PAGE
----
Diversifying the arts education workforce is among the goals of incoming HSI Fellows
Attracting more grant funding for Hispanic-serving initiatives and creating pathways for Hispanic students to pursue arts education are among the goals for members of the newest cohort of HSI fellows.
The program, sponsored by the Office of the Provost and participating colleges and departments, is a key component of the University's designation as a Hispanic-Serving Institution. It is one of 559 institutions that have the designation, which requires an undergraduate student enrollment that is at least 25% Hispanic.
This year's cohort brings together eight faculty and staff members from across the University. That brings the total number of faculty and staff selected as fellows to 46.
Those who complete the program are "well equipped to advance HSI-focused work across the University and in the community," said Marla Franco, assistant vice provost for HSI initiatives. "It's been remarkable to see the continued leadership from prior cohorts."
The fellows will begin by attending a kickoff dinner in September to begin building community with each other. They will then attend eight sessions led by former fellows, researchers, community partners, student leaders, University administrators and more. They will also work in smaller groups based on shared interests to pursue projects aimed at building institutional capacity as an HSI. At the end of the 2023 spring semester, the groups will present their projects as part of an open forum. You can read more about previous fellows and their projects on the HSI Fellows Program website.
Bringing funding and opportunity to underserved students
Among the incoming fellows is Nöel Hennessey, director of the ENGineering, Access, Greater Equity, and Diversity program – or ENGAGED – a new initiative in the College of Engineering that focuses on increasing access and broadening participation in engineering among historically underrepresented groups. (Read more about ENGAGED in this story from the College of Engineering.) She says she hopes to work in a group that aligns with her interest in attracting more grant funding to support efforts that serve Hispanic and low-income students to her working group.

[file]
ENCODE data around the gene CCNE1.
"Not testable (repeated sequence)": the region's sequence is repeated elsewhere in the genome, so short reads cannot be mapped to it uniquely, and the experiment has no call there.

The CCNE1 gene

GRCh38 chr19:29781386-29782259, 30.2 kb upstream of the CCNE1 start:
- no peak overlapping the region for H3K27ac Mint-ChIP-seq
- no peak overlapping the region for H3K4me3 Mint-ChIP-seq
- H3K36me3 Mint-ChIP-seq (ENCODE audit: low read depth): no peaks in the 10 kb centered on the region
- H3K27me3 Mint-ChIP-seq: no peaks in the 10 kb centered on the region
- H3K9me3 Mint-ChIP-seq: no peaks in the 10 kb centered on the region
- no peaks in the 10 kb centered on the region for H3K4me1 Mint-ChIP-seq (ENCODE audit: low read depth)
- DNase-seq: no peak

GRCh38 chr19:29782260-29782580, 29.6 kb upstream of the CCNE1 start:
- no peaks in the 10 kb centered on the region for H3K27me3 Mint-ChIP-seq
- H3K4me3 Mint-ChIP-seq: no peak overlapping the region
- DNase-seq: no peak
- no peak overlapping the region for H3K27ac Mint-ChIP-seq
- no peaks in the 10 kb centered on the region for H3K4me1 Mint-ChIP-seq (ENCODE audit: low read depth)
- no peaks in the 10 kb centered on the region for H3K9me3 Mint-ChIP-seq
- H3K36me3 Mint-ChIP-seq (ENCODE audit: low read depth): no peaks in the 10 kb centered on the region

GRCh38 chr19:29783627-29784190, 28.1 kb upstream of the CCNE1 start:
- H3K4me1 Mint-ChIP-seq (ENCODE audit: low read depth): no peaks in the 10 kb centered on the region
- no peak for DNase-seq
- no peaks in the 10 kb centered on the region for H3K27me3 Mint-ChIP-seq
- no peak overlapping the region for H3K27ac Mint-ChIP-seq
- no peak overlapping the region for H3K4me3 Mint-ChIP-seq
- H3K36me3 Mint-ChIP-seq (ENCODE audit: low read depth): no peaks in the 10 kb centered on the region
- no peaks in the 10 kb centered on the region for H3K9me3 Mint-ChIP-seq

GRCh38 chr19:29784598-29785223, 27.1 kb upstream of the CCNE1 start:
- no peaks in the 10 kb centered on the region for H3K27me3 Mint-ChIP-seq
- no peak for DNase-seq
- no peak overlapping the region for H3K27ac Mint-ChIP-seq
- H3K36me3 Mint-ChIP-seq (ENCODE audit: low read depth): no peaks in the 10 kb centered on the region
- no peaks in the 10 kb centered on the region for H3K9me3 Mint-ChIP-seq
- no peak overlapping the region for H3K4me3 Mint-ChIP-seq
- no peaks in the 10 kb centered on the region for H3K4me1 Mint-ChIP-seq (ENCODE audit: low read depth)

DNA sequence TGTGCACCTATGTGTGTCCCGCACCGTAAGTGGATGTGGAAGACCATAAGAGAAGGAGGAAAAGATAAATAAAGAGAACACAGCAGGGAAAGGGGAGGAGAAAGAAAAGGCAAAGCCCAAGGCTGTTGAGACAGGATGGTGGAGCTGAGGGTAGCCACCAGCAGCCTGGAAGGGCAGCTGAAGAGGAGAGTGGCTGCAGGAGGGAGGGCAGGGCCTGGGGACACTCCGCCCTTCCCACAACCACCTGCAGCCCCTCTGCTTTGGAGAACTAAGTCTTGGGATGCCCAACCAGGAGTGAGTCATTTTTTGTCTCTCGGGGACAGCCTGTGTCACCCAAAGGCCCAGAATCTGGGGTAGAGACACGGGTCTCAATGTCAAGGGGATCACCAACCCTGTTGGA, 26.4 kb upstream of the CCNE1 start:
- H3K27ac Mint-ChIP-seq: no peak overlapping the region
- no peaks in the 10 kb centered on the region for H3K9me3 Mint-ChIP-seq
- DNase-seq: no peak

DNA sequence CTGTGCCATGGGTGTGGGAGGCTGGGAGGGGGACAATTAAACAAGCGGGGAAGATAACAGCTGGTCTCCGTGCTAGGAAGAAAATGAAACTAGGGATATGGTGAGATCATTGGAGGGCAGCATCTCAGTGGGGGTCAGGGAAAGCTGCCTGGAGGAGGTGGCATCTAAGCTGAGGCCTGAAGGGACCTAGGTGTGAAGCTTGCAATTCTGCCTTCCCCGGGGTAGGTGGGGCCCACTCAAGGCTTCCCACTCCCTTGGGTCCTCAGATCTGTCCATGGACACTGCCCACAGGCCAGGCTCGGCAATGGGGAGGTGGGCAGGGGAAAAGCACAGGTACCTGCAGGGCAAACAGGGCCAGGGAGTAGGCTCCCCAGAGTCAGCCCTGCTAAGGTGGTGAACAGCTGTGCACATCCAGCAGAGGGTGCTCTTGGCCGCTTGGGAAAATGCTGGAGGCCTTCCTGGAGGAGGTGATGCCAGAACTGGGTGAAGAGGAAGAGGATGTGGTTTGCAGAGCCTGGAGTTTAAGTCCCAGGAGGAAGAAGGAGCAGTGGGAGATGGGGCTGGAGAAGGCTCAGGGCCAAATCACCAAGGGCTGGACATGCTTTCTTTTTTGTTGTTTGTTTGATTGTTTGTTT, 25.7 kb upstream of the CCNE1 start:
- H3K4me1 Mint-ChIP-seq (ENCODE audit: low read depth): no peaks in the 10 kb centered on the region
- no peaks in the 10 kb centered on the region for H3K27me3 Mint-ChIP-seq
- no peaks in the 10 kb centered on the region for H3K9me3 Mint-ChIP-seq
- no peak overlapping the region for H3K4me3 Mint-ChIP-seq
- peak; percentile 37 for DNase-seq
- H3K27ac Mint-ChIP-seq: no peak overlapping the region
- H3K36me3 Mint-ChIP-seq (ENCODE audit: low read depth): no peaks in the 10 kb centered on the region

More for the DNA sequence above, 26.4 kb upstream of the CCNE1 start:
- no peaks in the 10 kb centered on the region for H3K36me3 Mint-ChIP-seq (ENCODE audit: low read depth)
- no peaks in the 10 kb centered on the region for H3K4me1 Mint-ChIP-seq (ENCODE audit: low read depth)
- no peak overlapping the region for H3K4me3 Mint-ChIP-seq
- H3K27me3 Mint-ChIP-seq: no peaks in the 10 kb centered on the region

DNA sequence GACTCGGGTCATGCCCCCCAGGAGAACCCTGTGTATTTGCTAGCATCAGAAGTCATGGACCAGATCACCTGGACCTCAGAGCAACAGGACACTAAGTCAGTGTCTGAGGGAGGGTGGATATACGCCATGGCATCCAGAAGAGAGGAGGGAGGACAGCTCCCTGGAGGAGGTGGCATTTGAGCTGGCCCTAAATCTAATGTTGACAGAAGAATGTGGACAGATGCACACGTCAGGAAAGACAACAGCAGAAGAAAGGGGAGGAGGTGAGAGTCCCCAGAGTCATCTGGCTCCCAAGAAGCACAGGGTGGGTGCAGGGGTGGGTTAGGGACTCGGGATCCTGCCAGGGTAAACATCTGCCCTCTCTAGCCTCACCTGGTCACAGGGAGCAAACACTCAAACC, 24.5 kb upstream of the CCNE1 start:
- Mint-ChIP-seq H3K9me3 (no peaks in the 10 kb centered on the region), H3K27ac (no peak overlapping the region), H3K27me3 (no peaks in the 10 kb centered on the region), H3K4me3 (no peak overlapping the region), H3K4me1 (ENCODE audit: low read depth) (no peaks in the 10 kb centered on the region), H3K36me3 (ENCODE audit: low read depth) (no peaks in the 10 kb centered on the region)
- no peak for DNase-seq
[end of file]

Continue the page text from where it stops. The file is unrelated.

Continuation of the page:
"I am a person who understands how to build connective tissue between disciplines," Hennessey said. "If there are folks who are in humanities or arts and we find ways to mobilize our efforts to compete for nationally competitive grants that serve students across our disciplines, I think that would be really interesting."
Hennessey hopes her experience as a fellow will enhance the work she is doing with ENGAGED.
"We can learn a lot from one another and apply philosophies and practices from across the institution into our own work," she said. "The more people we have who have gone through a program like this, the more we can amplify voices that haven't traditionally been heard."
Philip Alejo, associate professor in the Fred Fox School of Music, says the outreach work he does by performing and discussing orchestral music in schools throughout Tucson and Phoenix is part of what led him to apply for the fellowship.
Alejo said, over time, he realized he wasn't performing or sharing music that represented the students he was seeing.
"I wanted to find ways to reach those students on a much more personal level," he said.
He hopes to use his fellowship to develop a recruiting initiative to diversify the population of music teachers in Arizona. In a state with a significant population of Hispanic K-12 students, Alejo said, it's an urgent need.
"We have a teaching workforce that does not represent these students, and for me, it raises a lot of red flags about the longevity of orchestral programs in this state," Alejo said.
Alejo said he hopes to learn more about efforts being made by other colleges to recruit diverse educators.
The members of the 2022-23 cohort of HSI Fellows are:
- Philip Alejo, Associate Professor, Fred Fox School of Music
- Celeste Atkins, Assistant Director, Faculty Mentoring Initiatives, Office of the Provost
- Nöel Hennessey, Director, Engineering Access, Greater Equity and Diversity (ENGAGED), College of Engineering
- Nicole Marrone, Associate Professor, Department of Speech, Language and Hearing Sciences
- Alexei Marquez, Manager, Persistence and Completion, Thrive Center
- Arlett Perez, Project Director, Upward Bound, College of Education
- Marla Rodriguez, Student Success and Retention Specialist, Online and Distance Education
- Karina Salazar, Assistant Professor, Center for the Study of Higher Education